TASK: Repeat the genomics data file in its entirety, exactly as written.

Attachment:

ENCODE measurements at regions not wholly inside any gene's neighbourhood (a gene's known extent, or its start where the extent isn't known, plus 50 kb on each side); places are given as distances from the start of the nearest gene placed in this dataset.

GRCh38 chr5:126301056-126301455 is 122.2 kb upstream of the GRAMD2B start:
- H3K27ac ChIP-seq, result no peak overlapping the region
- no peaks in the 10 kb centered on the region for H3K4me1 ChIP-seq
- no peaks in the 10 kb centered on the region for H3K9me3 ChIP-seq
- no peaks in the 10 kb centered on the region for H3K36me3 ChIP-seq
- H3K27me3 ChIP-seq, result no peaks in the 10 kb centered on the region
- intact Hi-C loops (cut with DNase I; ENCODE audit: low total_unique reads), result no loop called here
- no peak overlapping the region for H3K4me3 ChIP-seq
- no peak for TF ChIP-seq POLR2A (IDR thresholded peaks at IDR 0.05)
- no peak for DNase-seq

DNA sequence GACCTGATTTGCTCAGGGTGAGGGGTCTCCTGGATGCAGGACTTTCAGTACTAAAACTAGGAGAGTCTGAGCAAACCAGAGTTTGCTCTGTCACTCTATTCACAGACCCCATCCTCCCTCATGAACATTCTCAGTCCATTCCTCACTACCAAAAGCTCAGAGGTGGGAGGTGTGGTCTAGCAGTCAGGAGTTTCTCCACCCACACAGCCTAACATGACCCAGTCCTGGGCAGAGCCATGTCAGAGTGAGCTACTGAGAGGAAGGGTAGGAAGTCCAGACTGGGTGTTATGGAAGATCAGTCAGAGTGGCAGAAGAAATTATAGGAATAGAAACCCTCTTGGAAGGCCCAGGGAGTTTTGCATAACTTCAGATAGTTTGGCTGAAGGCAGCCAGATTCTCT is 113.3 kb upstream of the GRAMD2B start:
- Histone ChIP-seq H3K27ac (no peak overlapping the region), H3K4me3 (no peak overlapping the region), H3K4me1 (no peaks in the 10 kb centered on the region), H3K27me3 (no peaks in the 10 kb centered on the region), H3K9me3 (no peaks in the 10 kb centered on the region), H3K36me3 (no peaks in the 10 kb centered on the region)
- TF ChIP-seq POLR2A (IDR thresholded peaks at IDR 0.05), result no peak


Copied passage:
ENCODE measurements at regions not wholly inside any gene's neighbourhood (a gene's known extent, or its start where the extent isn't known, plus 50 kb on each side); places are given as distances from the start of the nearest gene placed in this dataset.

GRCh38 chr5:126301056-126301455 is 122.2 kb upstream of the GRAMD2B start:
- H3K27ac ChIP-seq, result no peak overlapping the region
- no peaks in the 10 kb centered on the region for H3K4me1 ChIP-seq
- no peaks in the 10 kb centered on the region for H3K9me3 ChIP-seq
- no peaks in the 10 kb centered on the region for H3K36me3 ChIP-seq
- H3K27me3 ChIP-seq, result no peaks in the 10 kb centered on the region
- intact Hi-C loops (cut with DNase I; ENCODE audit: low total_unique reads), result no loop called here
- no peak overlapping the region for H3K4me3 ChIP-seq
- no peak for TF ChIP-seq POLR2A (IDR thresholded peaks at IDR 0.05)
- no peak for DNase-seq

DNA sequence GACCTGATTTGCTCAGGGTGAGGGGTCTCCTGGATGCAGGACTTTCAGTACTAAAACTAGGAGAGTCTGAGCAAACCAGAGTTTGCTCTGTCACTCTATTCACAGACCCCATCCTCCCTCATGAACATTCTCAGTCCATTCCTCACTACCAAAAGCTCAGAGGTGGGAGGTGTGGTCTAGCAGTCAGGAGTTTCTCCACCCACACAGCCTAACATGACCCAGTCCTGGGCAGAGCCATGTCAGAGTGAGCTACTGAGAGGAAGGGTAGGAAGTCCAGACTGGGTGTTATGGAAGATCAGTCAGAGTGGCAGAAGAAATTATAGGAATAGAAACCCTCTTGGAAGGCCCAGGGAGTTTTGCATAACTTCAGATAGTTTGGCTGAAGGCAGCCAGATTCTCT is 113.3 kb upstream of the GRAMD2B start:
- Histone ChIP-seq H3K27ac (no peak overlapping the region), H3K4me3 (no peak overlapping the region), H3K4me1 (no peaks in the 10 kb centered on the region), H3K27me3 (no peaks in the 10 kb centered on the region), H3K9me3 (no peaks in the 10 kb centered on the region), H3K36me3 (no peaks in the 10 kb centered on the region)
- TF ChIP-seq POLR2A (IDR thresholded peaks at IDR 0.05), result no peak